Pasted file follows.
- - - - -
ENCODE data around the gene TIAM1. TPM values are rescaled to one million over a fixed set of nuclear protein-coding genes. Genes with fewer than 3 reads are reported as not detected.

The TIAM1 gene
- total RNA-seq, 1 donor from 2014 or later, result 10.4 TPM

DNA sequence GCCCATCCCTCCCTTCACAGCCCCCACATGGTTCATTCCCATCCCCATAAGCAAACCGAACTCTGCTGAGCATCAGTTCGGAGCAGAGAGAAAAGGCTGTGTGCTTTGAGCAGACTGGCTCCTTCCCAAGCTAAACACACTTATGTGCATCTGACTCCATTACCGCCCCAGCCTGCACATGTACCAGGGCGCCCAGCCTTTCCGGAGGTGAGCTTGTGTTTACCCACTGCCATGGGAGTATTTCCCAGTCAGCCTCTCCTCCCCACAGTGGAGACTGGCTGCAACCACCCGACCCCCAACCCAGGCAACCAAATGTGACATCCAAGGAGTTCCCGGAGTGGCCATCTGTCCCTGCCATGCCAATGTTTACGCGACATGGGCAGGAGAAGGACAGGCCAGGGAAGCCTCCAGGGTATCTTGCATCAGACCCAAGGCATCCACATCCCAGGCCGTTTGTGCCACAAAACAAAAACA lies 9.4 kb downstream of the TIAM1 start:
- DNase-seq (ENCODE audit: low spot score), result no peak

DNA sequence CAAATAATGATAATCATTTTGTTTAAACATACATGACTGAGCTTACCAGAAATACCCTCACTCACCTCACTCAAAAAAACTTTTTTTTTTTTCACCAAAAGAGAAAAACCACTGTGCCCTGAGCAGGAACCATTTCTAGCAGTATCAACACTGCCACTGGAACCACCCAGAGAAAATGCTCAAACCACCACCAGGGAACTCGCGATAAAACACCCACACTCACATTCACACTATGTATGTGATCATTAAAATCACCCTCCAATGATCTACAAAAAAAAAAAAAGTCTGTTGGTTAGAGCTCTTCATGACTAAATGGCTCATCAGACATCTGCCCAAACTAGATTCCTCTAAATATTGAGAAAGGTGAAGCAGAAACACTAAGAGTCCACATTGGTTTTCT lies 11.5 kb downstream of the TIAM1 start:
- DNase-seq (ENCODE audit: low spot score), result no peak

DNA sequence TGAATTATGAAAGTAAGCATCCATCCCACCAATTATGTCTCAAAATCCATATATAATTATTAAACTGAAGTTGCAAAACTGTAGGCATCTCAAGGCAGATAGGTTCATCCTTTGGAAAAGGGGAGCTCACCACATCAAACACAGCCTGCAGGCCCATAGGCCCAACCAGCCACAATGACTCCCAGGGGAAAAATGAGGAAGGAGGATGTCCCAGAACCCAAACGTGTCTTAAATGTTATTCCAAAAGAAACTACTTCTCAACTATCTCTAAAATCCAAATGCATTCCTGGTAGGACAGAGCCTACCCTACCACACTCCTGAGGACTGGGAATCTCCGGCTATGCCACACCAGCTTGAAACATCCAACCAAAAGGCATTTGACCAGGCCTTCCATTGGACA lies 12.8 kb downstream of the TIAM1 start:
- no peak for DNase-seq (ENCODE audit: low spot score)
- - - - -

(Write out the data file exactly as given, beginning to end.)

ENCODE data around the gene TIAM1. TPM values are rescaled to one million over a fixed set of nuclear protein-coding genes. Genes with fewer than 3 reads are reported as not detected.

The TIAM1 gene
- total RNA-seq, 1 donor from 2014 or later, result 10.4 TPM

DNA sequence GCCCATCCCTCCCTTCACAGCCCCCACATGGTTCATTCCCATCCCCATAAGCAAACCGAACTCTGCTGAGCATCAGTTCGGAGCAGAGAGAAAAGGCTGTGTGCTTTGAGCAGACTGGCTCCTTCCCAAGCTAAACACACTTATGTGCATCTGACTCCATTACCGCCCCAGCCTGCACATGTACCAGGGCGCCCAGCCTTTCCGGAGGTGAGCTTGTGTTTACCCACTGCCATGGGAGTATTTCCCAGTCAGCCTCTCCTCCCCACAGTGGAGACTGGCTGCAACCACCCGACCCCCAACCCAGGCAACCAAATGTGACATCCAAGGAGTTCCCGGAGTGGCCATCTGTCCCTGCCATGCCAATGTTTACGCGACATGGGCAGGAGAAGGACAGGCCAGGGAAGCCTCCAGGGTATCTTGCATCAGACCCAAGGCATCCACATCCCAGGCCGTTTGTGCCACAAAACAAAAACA lies 9.4 kb downstream of the TIAM1 start:
- DNase-seq (ENCODE audit: low spot score), result no peak

DNA sequence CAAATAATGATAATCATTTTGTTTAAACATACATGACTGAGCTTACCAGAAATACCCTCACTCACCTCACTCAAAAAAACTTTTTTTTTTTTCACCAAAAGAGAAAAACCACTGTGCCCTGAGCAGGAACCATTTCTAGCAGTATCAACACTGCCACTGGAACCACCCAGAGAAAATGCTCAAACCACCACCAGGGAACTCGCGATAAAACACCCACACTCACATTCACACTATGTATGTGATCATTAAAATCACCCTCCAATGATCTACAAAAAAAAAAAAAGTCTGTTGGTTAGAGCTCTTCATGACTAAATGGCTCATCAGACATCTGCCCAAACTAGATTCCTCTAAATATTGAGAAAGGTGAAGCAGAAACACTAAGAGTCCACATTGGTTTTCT lies 11.5 kb downstream of the TIAM1 start:
- DNase-seq (ENCODE audit: low spot score), result no peak

DNA sequence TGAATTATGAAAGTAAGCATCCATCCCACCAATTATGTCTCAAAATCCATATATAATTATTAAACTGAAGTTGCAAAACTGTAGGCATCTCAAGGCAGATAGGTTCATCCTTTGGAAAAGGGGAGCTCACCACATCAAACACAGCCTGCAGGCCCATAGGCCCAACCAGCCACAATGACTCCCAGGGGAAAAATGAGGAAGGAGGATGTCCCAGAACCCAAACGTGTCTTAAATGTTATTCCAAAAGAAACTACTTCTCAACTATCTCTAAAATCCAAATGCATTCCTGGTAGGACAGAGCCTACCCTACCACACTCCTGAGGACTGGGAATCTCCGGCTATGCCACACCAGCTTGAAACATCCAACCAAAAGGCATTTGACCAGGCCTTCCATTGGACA lies 12.8 kb downstream of the TIAM1 start:
- no peak for DNase-seq (ENCODE audit: low spot score)